Top 10

Top 10

There’s more than a modicum of art worth seeing in Artspace’s new exhibition Modicum, though the degree to which that’s true can’t be gleaned from a single viewing. Only a portion of the exhibited work, drawn from this year’s cohort of flatfile artists and curated by Sara Maria Salamone, will be displayed at any given moment, so the timing of your visit will determine what you see. Around the end of February, “we’ll put some of the other work… up in the exhibition, and then place these in the flatfile,” says Lisa Dent, Artspace’s executive director, referring to the pieces currently on view.

The flatfile itself is a metal cabinet of 10 wide and short drawers that, for the foreseeable future, will house just 10 pieces by each of 10 artists every year. Among this year’s class is Gerald Saladyga, whose mixed-media collages bring together charts, maps, grids, drawings and photographs to create high-concept meditations on human history and the nature of the universe. The Representational Proof of the Final Destination of a Cosmic Spiral Ending in a Photographic Past (2015) tells a left-to-right story of sorts that ends with an early 20th-century photograph of a crowd gathered beside some kind of wall in the desert. The people in the crowd appear to have formed from a confluence of clustered dots and squares spilling across the page from a starry, constellated sky. It’s as if Saladyga is trying to trace how we got here from there using visual expressions of physics and geometry. His Locating the Center of the Universe (2016) is similarly anchored by a photograph—this one of a construction site whose girders emerge from colorful, ruler-drawn lines dissecting a series of concentric circles. Throughout the piece, circles attempt to locate that elusive “center” in the topography of earth and sky. Human industrial constructions are the visual end points of both pieces, but Saladyga’s evocation of the universe’s own constructions serves to dwarf our own.

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David Ottenstein’s forthright photographs are more grounded on the earth. They see the world head-on in the verticals and horizontals and basic color palettes of buildings that give at least an initial impression of strength and order. “Barber Shop,” two signs announce on the front of a white building with red and blue trim in Barber Shop (2019), as if the casual passerby might need more information than the small pole at the building’s corner. The shop’s clean, horizontal lines are juxtaposed with the verticals of a fence on either side. The street and, apparently, the shop itself, with curtains closed, are both vacant. The world seems perfectly tidy—until you notice, at the lower right edge of the print, a glimpse of a yellow bench and a green and blue sign picturing several dog breeds. This little detail, which could have been cropped out of the image, knocks it just enough off kilter to keep viewers on their toes. In Red (2019), an abandoned garage offers similarly squared lines in its flat roof, windows, door and boarded-up bays and an equally straightforward palette of white building, red trim and scruffy green grass. The photograph is anchored on the only circular object: a lone hubcap leaning against the building. But as in Barber Shop, an item on the edge—here, a cylindrical metal tank—does the job of keeping the image just a little bit decentered. Ottenstein seems to be telling us not to get too comfortable.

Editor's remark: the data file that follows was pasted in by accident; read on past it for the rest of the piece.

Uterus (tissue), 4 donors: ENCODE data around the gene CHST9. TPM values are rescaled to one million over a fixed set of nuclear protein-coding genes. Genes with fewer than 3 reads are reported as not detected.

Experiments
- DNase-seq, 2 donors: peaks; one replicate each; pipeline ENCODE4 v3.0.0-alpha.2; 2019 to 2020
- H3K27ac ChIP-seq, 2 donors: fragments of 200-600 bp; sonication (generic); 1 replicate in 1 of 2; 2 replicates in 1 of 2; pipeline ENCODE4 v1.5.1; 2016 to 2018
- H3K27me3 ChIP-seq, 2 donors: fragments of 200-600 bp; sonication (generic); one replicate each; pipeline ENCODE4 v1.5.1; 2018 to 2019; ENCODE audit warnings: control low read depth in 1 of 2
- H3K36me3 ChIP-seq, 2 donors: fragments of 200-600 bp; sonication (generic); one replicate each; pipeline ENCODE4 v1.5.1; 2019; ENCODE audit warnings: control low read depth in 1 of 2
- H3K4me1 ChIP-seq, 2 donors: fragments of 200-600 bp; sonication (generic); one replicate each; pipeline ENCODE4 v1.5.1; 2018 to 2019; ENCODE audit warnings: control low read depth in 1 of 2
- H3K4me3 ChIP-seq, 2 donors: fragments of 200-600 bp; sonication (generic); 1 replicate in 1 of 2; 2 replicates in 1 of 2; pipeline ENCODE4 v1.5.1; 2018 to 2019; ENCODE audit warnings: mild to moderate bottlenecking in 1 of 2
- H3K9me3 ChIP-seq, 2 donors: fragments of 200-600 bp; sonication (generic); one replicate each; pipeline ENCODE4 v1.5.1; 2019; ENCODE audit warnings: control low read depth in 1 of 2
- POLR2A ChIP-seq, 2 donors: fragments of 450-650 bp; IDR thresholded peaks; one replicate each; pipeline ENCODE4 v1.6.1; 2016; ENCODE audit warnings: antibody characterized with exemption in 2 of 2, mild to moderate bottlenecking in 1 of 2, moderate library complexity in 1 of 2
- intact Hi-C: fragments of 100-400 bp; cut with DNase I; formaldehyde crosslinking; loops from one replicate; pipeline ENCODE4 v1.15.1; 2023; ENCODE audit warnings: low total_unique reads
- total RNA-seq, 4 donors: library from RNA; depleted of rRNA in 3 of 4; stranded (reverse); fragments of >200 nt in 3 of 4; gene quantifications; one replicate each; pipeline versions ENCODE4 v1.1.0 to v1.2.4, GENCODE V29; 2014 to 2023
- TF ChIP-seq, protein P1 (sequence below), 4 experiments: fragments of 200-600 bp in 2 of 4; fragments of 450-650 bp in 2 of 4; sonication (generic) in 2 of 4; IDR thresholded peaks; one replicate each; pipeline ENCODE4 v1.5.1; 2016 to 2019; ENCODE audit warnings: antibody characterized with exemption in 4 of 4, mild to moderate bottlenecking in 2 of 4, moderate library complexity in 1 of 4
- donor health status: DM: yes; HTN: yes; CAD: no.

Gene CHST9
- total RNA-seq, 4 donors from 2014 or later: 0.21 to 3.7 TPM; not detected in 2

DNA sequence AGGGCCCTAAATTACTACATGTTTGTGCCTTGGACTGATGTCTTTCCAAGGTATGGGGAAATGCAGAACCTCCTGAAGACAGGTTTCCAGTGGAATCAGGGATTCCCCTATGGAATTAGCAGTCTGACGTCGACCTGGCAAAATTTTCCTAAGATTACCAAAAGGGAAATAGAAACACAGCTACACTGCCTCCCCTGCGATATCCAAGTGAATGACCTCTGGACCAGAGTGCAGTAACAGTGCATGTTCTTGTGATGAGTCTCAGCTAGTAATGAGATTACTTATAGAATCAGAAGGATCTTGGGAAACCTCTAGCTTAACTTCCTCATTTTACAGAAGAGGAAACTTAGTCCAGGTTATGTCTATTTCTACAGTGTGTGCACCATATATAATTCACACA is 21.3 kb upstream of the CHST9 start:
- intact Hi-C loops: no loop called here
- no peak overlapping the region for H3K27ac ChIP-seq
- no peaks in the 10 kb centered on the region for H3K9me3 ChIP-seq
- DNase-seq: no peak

Viewing Jenny Krauss’s pastel gouache paintings is like looking through a microscope. Her cell-like bubbles and strands are organic and fluid. If you watch them long enough, it seems they might split or ooze before your eyes. White lacunae among the pink and orange shapes in Cascade (2021) read like spaces that repelled the paint which, like the shapes themselves, appears to cling and release. In Territory (2021), stacks of green cells peel apart as darker green globules infiltrate, stretching through barriers and settling in. This implied pushing and dripping motion and the sense of surface tension in the medium itself give Krauss’s pieces a dynamic balance of conflict and resolution.

Artspace’s flatfile is open by appointment to curators, collectors and students who want to become better acquainted with the work of artists, many of them local like Saladyga, Ottenstein and Krauss. Dent hopes students will also use the flatfile works as subjects for practice in drawing and writing about art. Her aim is to make the flatfile more accessible, not only by limiting the number of works in the file at any given time but also by continuing to draw upon its contents throughout the year. The flatfile is currently located in one of Artspace’s smaller galleries, along with a study table and chairs. It will stay there at least through June, even after Modicum has closed.

In the past, works collected in the flatfile had been kept indefinitely, growing so numerous that they had to be crowded into additional storage space in Artspace’s basement, which made them hard to access. “I’m trying to find more ways to really give some visibility to the artists that are here,” Dent says, “as opposed to… hoping that people can kind of find a needle in a haystack.”

Artspace – 50 Orange St, New Haven (map)
Wed-Sat noon-6pm through March 13, 2021
(203) 772-2709 |

Written by Kathy Leonard Czepiel. Image 1, of Barber Shop (2019), provided courtesy of David Ottenstein. Image 2, of Cascade (2021), provided courtesy of Jenny Krauss. Image 3, of Locating the Center of the Universe (2016), provided courtesy of Gerald Saladyga. Image 4 photographed by Kathy Leonard Czepiel.

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